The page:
“It was my dream,” was Elle Fanning’s response when asked what is was like to play Princess Aurora in Disney’s latest film, Maleficent. And really, who can blame her? I’m sure at some point in every young girl’s life, she dreams of being a Disney princess.
When she was younger, out of all the Disney princesses, Elle thought she most resembled Sleeping Beauty. So I’m sure you can imagine just how much excitement and enthusiasm there was for Elle in playing this part. And let’s not forget that in addition to this role, she had the opportunity to work alongside Angelina Jolie.
During the interview with Elle, you could truly sense how honored and excited she was to have been given the opportunity for such a prodigious role. She talked about the audition process, her favorite scene and the difficulties that arise while shooting a film with so many special effects.
Did you feel any pressure living up to Sleepy Beauty’s standards?
Yeah, obviously I watched the animated movie so many times and it’s like you wanna do it justice because I feel like that Sleeping Beauty — they’ve already done it so perfectly, you know. So I did watch the animated film right before I started filming just because she has a certain physicality because she’s drawn a certain way. And, she holds her hands like this, with these little gestures and her posture and her feet. So I tried to bring that charm to the role. But in ours there is a little more to her because she’s not just a delicate princess. She has some strength and she actually shows real emotion. She gets sad and feels betrayal, because a lot of secrets are hidden from her. It was nice in ours that we could make her more human than just the cartoon.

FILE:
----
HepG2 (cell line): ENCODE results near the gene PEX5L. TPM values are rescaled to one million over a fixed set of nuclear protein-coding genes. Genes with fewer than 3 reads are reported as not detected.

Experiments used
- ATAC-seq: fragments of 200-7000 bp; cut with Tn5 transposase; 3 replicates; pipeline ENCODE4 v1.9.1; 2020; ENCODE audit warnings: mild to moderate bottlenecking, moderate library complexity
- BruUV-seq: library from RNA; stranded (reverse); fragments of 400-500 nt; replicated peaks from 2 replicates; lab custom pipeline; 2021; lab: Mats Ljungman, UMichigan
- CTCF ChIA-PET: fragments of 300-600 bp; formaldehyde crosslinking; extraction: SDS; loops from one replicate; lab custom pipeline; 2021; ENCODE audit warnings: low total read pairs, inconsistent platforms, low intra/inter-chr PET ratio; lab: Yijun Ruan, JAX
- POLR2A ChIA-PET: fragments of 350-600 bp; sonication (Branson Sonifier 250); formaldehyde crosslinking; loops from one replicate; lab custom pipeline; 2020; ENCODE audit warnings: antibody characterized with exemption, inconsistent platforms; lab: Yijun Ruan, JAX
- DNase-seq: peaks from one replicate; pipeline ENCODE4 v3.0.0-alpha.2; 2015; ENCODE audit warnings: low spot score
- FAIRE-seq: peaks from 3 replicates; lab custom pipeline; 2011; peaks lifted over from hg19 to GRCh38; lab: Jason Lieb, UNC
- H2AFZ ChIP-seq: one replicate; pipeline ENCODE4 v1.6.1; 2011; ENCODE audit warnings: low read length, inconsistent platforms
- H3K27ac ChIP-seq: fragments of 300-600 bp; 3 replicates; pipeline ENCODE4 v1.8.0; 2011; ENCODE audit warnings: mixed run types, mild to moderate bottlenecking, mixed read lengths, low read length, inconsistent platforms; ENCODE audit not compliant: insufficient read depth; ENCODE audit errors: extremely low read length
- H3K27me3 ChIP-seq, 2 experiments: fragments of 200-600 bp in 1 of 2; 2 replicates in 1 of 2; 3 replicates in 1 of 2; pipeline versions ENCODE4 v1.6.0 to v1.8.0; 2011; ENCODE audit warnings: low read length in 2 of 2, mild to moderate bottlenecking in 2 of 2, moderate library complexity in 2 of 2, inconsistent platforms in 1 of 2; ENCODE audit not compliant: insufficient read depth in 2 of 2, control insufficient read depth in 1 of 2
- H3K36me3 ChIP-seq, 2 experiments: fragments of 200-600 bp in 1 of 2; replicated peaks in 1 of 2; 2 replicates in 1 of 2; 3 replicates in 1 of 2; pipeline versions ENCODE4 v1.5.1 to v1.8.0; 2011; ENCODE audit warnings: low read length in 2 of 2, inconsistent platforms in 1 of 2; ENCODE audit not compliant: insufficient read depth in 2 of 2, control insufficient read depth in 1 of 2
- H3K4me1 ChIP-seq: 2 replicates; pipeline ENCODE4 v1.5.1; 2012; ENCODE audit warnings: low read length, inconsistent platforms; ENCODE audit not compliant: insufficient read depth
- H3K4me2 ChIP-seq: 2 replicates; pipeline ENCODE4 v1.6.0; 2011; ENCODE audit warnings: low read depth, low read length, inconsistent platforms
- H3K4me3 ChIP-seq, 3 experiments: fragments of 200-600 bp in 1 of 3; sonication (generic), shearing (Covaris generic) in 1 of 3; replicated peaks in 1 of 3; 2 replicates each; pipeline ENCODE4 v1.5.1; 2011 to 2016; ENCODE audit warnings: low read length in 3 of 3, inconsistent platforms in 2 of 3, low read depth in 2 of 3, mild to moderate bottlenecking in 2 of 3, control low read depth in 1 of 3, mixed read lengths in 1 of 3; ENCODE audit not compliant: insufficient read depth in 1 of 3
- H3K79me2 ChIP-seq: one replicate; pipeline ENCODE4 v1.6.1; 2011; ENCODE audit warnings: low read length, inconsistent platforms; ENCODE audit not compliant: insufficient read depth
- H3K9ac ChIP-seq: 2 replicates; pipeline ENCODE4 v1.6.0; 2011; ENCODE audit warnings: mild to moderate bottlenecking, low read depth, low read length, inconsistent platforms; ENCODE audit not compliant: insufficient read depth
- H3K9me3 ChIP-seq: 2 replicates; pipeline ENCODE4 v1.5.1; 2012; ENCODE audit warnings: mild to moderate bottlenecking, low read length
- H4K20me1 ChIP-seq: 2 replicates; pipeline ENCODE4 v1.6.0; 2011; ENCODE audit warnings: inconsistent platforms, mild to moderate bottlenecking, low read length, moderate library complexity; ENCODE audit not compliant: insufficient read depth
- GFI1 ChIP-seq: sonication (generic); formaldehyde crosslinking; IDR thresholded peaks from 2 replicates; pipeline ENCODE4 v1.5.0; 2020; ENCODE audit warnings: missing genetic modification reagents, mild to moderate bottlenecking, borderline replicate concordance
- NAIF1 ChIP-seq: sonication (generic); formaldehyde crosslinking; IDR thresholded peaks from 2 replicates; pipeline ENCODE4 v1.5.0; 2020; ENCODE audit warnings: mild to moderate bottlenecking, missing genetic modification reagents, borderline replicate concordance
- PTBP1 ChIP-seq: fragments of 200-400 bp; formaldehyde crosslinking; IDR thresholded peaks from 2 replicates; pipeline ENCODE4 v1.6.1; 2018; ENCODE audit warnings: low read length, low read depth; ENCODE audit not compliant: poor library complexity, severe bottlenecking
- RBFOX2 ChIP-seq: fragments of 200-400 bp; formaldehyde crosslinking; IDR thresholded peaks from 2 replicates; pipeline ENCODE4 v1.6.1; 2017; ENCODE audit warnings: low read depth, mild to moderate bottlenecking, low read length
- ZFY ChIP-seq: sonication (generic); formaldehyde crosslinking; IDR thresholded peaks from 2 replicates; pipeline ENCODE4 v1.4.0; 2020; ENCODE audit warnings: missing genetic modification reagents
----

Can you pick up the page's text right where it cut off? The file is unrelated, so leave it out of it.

I felt like she was so very innocent to the point of being naive. How different is the character from Elle?
Right. Well she is that way because she’s been trapped, in this little cottage. She doesn’t know the outside world. She was raised by fairies. She was definitely very naive in that way. Everything she has learned, she has kind of had to learn on her own and I guess for me, I’m still as happy and as curious as she is, so I like to soak up a lot of information. We’re very similar in that way. But I guess, it is exaggerated as a fairy tale. So her naiveness is like to the point of too much. Whereas I don’t think any child can be that sheltered like she was, in our time. So I guess I’m different in that way from her.
I think you made her very believable and you kept us very attached to her.
Thank you. I tried to do that because I know it could get boring if it’s oh, that girl is just the one who’s happy and doesn’t know anything, you know? I thought that to bring a sense to her that she’s always kind of desperate to learn and she’s trying to figure things out, that’d be nice. And to show that she hasn’t been taught to be scared yet. She doesn’t know to be scared of things that look different. So when she does see Maleficent, she’s not scared of her, which is very strange for Maleficent because she’s like normally everyone is so terrified of me, but this little girl is not. Which I think is what makes them have this bond that they do.
What was your favorite scene to shoot?